Review and Assessment of Performance of Genomic Inference Methods based on the Sequentially Markovian Coalescent
Limits and Convergence properties of the Sequentially Markovian Coalescent
Recommendation: posted 03 November 2020, validated 12 November 2020
The human genome not only encodes for biological functions and for what makes us human, it also encodes the population history of our ancestors. Changes in past population sizes, for example, affect the distribution of times to the most recent common ancestor (tMRCA) of genomic segments, which in turn can be inferred by sophisticated modelling along the genome.
A key framework for such modelling of local tMRCA tracts along genomes is the Sequentially Markovian Coalescent (SMC) (McVean and Cardin 2005, Marjoram and Wall 2006) . The problem that the SMC solves is that the mosaic of local tMRCAs along the genome is unknown, both in their actual ages and in their positions along the genome. The SMC allows to effectively sum across all possibilities and handle the uncertainty probabilistically. Several important tools for inferring the demographic history of a population have been developed built on top of the SMC, including PSMC (Li and Durbin 2011), diCal (Sheehan et al 2013), MSMC (Schiffels and Durbin 2014), SMC++ (Terhorst et al 2017), eSMC (Sellinger et al. 2020) and others.
In this paper, Sellinger, Abu Awad and Tellier (2020) review these SMC-based methods and provide a coherent simulation design to comparatively assess their strengths and weaknesses in a variety of demographic scenarios (Sellinger, Abu Awad and Tellier 2020). In addition, they used these simulations to test how breaking various key assumptions in SMC methods affects estimates, such as constant recombination rates, or absence of false positive SNP calls.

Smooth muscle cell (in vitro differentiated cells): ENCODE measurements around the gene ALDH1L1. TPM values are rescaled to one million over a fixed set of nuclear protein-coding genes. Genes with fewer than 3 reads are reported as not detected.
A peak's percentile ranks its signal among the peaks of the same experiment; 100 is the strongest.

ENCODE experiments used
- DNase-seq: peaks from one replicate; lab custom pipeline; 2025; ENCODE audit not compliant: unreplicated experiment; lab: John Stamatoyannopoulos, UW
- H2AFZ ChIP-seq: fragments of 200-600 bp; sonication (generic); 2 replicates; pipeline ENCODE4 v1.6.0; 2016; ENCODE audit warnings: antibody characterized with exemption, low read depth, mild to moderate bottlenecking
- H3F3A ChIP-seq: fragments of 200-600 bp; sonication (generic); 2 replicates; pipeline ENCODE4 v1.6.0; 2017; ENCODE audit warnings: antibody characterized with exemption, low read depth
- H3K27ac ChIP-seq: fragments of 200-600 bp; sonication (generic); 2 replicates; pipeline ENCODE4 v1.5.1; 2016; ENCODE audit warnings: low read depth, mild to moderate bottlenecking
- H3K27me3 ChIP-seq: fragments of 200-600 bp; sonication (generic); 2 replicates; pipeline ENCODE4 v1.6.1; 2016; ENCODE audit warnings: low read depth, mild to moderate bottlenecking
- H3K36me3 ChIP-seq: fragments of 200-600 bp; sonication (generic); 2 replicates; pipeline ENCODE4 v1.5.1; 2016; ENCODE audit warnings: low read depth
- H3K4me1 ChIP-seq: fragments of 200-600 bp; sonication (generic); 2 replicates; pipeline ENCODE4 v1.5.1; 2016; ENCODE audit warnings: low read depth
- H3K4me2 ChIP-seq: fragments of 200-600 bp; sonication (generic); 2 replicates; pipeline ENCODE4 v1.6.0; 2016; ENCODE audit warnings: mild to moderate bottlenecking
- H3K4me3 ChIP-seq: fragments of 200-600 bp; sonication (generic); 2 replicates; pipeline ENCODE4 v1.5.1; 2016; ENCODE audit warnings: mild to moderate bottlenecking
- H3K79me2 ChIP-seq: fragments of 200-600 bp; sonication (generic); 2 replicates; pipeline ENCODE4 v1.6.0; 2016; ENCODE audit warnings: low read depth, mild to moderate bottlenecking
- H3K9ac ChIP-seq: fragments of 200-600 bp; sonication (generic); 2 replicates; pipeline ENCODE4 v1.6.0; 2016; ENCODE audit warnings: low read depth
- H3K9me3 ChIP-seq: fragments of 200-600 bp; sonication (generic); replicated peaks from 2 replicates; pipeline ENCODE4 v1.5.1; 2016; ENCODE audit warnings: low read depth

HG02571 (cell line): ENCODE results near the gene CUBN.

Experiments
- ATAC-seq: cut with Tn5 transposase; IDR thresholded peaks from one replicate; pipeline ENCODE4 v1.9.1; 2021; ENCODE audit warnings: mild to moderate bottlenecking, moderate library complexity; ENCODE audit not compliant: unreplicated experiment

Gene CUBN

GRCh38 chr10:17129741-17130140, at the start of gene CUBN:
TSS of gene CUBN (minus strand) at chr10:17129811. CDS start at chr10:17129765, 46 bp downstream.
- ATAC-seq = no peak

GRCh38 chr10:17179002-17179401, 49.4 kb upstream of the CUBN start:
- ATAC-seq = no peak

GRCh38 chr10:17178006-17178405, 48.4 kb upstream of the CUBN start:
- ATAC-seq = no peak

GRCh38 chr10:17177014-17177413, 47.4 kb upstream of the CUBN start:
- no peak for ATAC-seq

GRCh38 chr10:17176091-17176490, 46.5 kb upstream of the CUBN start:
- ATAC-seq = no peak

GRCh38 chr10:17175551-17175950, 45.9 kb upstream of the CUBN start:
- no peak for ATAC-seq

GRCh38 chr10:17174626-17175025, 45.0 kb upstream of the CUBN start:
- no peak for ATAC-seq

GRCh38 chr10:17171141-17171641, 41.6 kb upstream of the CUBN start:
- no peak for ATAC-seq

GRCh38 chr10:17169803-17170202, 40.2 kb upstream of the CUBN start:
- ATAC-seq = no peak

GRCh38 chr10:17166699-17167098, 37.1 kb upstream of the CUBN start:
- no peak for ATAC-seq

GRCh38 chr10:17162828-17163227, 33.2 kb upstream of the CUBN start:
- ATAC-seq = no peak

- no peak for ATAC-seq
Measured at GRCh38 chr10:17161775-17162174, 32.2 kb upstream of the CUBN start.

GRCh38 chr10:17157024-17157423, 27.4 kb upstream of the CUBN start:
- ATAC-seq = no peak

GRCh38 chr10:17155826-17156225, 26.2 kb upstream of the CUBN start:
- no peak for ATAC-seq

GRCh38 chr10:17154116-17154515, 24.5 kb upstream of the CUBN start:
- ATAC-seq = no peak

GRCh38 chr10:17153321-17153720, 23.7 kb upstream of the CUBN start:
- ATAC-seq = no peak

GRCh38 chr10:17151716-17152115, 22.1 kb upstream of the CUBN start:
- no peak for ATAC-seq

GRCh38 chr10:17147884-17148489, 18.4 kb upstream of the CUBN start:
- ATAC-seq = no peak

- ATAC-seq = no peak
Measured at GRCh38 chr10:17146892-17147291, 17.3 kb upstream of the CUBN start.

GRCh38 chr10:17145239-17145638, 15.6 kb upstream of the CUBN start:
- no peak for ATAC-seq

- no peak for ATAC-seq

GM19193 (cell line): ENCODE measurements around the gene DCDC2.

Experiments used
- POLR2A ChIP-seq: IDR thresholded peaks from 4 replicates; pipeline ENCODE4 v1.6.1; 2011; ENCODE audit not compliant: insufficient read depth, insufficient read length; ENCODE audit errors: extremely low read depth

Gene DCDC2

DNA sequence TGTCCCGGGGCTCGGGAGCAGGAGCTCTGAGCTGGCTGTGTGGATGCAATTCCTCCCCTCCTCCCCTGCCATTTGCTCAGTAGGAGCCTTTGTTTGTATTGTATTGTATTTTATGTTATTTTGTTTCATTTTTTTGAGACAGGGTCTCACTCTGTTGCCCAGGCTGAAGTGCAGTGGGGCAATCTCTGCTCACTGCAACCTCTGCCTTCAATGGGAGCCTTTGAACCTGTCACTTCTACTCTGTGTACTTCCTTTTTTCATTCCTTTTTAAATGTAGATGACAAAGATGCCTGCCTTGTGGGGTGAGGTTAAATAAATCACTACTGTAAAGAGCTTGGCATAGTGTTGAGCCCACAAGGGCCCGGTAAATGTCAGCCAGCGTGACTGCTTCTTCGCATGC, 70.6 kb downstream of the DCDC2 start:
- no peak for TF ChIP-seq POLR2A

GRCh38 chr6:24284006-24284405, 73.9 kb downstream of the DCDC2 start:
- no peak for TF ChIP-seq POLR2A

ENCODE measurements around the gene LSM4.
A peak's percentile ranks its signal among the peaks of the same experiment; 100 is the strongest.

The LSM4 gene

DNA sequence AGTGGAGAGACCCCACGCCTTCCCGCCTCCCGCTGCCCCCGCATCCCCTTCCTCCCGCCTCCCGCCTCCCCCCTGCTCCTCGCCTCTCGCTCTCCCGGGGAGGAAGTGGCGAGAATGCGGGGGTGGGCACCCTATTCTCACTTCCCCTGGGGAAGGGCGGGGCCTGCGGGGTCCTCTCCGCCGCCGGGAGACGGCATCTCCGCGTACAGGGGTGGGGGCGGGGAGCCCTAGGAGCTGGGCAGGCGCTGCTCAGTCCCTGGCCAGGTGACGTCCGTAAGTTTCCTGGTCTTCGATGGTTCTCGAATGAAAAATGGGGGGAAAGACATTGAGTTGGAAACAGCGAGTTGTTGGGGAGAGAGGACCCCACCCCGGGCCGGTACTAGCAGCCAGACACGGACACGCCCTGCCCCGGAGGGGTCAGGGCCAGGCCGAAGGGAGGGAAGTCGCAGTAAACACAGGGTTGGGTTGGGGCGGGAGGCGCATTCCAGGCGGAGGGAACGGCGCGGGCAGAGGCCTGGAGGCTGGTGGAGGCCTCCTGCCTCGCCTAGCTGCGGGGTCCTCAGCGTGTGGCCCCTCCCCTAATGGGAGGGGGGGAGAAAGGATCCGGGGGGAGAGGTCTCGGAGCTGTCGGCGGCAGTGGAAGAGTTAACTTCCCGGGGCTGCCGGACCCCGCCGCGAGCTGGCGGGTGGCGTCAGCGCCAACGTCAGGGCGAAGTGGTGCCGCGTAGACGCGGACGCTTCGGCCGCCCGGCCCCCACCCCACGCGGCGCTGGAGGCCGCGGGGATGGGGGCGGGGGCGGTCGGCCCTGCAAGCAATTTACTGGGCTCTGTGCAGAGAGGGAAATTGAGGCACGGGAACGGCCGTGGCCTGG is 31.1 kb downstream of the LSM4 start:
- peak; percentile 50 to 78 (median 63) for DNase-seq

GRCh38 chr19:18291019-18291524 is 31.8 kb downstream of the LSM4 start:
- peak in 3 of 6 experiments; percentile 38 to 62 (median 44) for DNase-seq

As a result of this assessment, the authors not only provide practical guidance for researchers who want to use these methods, but also insights into how these methods work. For example, the paper carefully separates sources of error in these methods by observing what they call “Best-case convergence” of each method if the data behaves perfectly and separating that from how the method applies with actual data. This approach provides a deeper insight into the methods than what we could learn from application to genomic data alone.
In the age of genomics, computational tools and their development are key for researchers in this field. All the more important is it to provide the community with overviews, reviews and independent assessments of such tools. This is particularly important as sometimes the development of new methods lacks primary visibility due to relevant testing material being pushed to Supplementary Sections in papers due to space constraints. As SMC-based methods have become so widely used tools in genomics, I think the detailed assessment by Sellinger et al. (2020) is timely and relevant.
In conclusion, I recommend this paper because it bridges from a mere review of the different methods to an in-depth assessment of performance, thereby addressing both beginners in the field who just seek an initial overview, as well as experienced researchers who are interested in theoretical boundaries and assumptions of the different methods.
 Li, H., and Durbin, R. (2011). Inference of human population history from individual whole-genome sequences. Nature, 475(7357), 493-496. doi: https://doi.org/10.1038/nature10231
 Marjoram, P., and Wall, J. D. (2006). Fast"" coalescent"" simulation. BMC genetics, 7(1), 16. doi: https://doi.org/10.1186/1471-2156-7-16
 McVean, G. A., and Cardin, N. J. (2005). Approximating the coalescent with recombination. Philosophical Transactions of the Royal Society B: Biological Sciences, 360(1459), 1387-1393. doi: https://doi.org/10.1098/rstb.2005.1673
 Schiffels, S., and Durbin, R. (2014). Inferring human population size and separation history from multiple genome sequences. Nature genetics, 46(8), 919-925. doi: https://doi.org/10.1038/ng.3015
 Sellinger, T. P. P., Awad, D. A., Moest, M., and Tellier, A. (2020). Inference of past demography, dormancy and self-fertilization rates from whole genome sequence data. PLoS Genetics, 16(4), e1008698. doi: https://doi.org/10.1371/journal.pgen.1008698